La Marseillaise

La Marseillaise

La Marseillaise

paroles en français

Allons enfants de la Patrie
Le jour de gloire est arrivé!
Contre nous de la tyrannie
L'étendard sanglant est levé
Entendez-vous dans nos campagnes
Mugir ces féroces soldats?

Ils viennent jusque dans vos bras.
Égorger vos fils, vos compagnes!

Aux armes citoyens
Formez vos bataillons
Marchons, marchons
Qu'un sang impur
Abreuve nos sillons

Que veut cette horde d'esclaves
De traîtres, de rois conjurés?
Pour qui ces ignobles entraves
Ces fers dès longtemps préparés?
Français, pour nous, ah! quel outrage
Quels transports il doit exciter?
C'est nous qu'on ose méditer
De rendre à l'antique esclavage!
Quoi ces cohortes étrangères!
Feraient la loi dans nos foyers!
Quoi! ces phalanges mercenaires
Terrasseraient nos fils guerriers!
Grand Dieu! par des mains enchaînées
Nos fronts sous le joug se ploieraient
De vils despotes deviendraient
Les maîtres des destinées.

Tremblez, tyrans et vous perfides
L'opprobre de tous les partis
Tremblez! vos projets parricides
Vont enfin recevoir leurs prix!
Tout est soldat pour vous combattre
S'ils tombent, nos jeunes héros
La France en produit de nouveaux,
Contre vous tout prêts à se battre.

Français, en guerriers magnanimes
Portez ou retenez vos coups!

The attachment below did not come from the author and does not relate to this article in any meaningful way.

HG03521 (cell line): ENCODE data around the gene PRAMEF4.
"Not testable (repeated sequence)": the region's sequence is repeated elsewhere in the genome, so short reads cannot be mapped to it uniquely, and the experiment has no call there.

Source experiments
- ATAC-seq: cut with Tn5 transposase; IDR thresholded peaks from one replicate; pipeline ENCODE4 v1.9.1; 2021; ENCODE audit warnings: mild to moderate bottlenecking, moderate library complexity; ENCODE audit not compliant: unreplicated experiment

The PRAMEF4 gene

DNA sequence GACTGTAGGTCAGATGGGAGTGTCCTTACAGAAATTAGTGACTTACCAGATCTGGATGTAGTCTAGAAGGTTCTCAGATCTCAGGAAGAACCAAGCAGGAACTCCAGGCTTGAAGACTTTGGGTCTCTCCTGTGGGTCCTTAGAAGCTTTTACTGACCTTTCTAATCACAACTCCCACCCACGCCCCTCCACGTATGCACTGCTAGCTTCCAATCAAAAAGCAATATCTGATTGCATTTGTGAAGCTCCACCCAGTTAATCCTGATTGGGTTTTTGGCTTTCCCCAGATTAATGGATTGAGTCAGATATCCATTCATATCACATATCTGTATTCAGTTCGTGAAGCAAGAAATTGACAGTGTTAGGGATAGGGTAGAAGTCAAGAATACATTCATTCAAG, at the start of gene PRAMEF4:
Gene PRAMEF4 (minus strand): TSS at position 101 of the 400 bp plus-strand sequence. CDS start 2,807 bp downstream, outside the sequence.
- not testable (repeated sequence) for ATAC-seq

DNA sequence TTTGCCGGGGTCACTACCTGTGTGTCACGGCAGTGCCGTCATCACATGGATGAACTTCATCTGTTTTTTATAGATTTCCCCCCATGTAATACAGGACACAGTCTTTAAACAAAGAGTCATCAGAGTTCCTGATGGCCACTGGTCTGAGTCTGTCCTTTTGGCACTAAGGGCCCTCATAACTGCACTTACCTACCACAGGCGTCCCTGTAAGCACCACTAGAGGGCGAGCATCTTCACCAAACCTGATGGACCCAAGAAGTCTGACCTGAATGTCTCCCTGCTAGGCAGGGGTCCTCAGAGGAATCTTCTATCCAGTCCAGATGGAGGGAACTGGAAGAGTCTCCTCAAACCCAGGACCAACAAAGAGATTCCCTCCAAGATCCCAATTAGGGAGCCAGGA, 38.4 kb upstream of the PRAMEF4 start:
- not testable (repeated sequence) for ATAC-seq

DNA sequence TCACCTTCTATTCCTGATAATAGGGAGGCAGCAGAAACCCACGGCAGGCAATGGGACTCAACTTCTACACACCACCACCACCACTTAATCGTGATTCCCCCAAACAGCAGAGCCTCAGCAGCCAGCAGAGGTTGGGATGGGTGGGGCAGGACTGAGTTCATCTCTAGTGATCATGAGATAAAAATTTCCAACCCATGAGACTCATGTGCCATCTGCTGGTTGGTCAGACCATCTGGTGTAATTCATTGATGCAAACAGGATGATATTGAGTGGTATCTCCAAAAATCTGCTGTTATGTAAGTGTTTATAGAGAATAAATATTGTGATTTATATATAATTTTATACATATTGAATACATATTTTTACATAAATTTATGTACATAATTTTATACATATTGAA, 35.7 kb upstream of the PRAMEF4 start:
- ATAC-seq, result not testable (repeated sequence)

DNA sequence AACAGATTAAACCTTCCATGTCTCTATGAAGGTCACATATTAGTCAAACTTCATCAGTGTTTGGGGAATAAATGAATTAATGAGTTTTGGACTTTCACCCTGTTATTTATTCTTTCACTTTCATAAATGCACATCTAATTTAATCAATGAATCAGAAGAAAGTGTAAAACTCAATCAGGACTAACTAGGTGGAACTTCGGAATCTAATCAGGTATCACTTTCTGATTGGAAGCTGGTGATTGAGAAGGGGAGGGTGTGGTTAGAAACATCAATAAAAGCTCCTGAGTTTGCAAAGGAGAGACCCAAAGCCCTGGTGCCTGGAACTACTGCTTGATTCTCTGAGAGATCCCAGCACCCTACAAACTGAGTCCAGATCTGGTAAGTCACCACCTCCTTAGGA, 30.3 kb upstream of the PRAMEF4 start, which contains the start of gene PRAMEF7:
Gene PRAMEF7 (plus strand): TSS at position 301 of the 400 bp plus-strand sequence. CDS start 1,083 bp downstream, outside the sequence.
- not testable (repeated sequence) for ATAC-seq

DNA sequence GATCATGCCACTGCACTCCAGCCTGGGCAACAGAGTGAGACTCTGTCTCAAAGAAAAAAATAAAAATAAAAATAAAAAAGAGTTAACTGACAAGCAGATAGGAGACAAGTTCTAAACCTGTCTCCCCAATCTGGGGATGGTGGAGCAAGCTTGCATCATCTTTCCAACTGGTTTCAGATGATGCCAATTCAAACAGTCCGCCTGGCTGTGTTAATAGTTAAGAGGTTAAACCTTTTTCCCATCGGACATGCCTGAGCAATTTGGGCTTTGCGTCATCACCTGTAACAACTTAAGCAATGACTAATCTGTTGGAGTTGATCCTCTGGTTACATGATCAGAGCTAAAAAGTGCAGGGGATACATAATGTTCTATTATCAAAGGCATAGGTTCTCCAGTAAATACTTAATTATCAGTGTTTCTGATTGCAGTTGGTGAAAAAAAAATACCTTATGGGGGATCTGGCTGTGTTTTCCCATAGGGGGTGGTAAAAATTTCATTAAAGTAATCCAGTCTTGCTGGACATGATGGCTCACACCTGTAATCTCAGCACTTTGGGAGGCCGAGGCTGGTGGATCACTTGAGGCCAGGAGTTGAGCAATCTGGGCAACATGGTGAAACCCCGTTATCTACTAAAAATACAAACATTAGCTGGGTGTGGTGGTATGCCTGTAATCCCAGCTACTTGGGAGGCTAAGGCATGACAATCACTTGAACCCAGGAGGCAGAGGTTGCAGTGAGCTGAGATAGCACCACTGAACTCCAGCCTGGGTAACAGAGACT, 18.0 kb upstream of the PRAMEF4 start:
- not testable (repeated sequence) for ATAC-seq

Épargnez ces tristes victimes
À regret s'armant contre nous
Mais ces despotes sanguinaires
Mais ces complices de Bouillé
Tous ces tigres qui, sans pitié
Déchirent le sein de leur mère!

Nous entrerons dans la carrière
Quand nos aînés n'y seront plus
Nous y trouverons leur poussière
Et la trace de leurs vertus
Bien moins jaloux de leur survivre
Que de partager leur cercueil
Nous aurons le sublime orgueil
De les venger ou de les suivre!

Amour sacré de la Patrie
Conduis, soutiens nos bras vengeurs
Liberté, Liberté chérie
Combats avec tes défenseurs!
Sous nos drapeaux, que la victoire
Accoure à tes mâles accents
Que tes ennemis expirants
Voient ton triomphe et notre gloire!

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La Marseillaise - English lyrics

Arise children of the fatherland
The day of glory has arrived
Against us tyranny's
Bloody standard is raised
Listen to the sound in the fields
The howling of these fearsome soldiers
They are coming into our midst
To cut the throats of your sons and consorts
To arms citizens Form your battalions
March, march
Let impure blood
Water our furrows
What do they want this horde of slaves
Of traitors and conspiratorial kings?
For whom these vile chains
These long-prepared irons?
Frenchmen, for us, ah! What outrage
What methods must be taken?